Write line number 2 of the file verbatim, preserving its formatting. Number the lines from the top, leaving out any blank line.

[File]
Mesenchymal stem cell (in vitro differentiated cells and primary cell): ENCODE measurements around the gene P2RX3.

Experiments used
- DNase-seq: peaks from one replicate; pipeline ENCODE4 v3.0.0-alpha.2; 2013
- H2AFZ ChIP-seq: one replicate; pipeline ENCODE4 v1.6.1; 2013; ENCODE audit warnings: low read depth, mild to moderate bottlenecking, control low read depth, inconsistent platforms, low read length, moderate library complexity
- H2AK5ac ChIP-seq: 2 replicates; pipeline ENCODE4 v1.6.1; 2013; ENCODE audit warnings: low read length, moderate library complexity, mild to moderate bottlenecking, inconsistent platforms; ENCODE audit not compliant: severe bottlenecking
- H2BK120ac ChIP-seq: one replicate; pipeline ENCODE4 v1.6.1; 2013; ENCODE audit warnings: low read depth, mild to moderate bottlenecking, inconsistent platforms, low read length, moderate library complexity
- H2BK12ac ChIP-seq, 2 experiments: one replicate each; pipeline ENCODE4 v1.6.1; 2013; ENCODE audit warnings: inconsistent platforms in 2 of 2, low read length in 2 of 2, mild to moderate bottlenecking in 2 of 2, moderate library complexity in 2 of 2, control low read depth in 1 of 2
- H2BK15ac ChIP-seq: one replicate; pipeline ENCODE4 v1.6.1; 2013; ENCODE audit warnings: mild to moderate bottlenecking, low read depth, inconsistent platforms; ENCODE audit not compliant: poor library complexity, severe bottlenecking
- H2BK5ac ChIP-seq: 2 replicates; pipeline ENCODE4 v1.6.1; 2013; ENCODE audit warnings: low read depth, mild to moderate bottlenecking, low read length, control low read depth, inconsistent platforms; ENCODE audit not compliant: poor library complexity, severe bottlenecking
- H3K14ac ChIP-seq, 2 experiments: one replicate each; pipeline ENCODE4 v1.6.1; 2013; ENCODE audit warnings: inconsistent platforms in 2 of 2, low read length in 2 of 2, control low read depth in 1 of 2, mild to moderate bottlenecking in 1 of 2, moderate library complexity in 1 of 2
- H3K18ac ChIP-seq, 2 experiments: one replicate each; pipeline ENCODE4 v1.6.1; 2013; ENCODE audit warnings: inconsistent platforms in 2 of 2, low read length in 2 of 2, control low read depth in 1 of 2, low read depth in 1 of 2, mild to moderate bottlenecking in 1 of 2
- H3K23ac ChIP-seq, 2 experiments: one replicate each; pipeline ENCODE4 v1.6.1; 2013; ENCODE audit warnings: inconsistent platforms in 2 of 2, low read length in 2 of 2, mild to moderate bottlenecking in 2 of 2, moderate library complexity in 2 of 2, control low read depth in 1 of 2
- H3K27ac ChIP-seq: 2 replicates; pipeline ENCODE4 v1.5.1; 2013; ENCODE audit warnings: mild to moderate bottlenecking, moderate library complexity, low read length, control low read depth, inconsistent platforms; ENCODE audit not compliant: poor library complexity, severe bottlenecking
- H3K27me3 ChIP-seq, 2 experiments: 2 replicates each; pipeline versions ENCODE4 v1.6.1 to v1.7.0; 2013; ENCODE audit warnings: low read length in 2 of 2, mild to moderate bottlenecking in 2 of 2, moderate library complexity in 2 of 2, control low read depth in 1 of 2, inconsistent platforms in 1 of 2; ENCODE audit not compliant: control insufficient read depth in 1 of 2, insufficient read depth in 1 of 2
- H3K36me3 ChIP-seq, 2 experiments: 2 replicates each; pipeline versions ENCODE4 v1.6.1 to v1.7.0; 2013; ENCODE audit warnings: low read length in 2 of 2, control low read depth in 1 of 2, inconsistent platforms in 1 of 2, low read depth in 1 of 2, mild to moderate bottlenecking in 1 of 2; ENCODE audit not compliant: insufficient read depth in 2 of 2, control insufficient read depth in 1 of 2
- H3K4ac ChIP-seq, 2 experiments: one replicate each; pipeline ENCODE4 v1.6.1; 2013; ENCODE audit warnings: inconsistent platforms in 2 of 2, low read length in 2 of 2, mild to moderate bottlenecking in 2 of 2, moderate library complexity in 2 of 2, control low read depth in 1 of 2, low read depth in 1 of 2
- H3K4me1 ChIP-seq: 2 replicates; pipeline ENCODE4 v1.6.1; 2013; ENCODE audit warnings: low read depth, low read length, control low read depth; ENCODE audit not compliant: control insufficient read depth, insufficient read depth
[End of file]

Experiments used